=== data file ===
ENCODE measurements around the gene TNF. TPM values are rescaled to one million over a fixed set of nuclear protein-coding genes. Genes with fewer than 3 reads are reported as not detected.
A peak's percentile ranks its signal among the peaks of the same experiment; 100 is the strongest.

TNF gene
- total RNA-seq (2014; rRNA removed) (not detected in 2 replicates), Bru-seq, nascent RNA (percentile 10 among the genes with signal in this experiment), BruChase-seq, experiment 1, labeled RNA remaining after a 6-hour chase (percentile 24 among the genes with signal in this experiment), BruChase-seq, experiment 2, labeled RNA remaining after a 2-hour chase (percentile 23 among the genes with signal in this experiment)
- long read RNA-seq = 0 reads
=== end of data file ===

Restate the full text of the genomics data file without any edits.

ENCODE measurements around the gene TNF. TPM values are rescaled to one million over a fixed set of nuclear protein-coding genes. Genes with fewer than 3 reads are reported as not detected.
A peak's percentile ranks its signal among the peaks of the same experiment; 100 is the strongest.

TNF gene
- total RNA-seq (2014; rRNA removed) (not detected in 2 replicates), Bru-seq, nascent RNA (percentile 10 among the genes with signal in this experiment), BruChase-seq, experiment 1, labeled RNA remaining after a 6-hour chase (percentile 24 among the genes with signal in this experiment), BruChase-seq, experiment 2, labeled RNA remaining after a 2-hour chase (percentile 23 among the genes with signal in this experiment)
- long read RNA-seq = 0 reads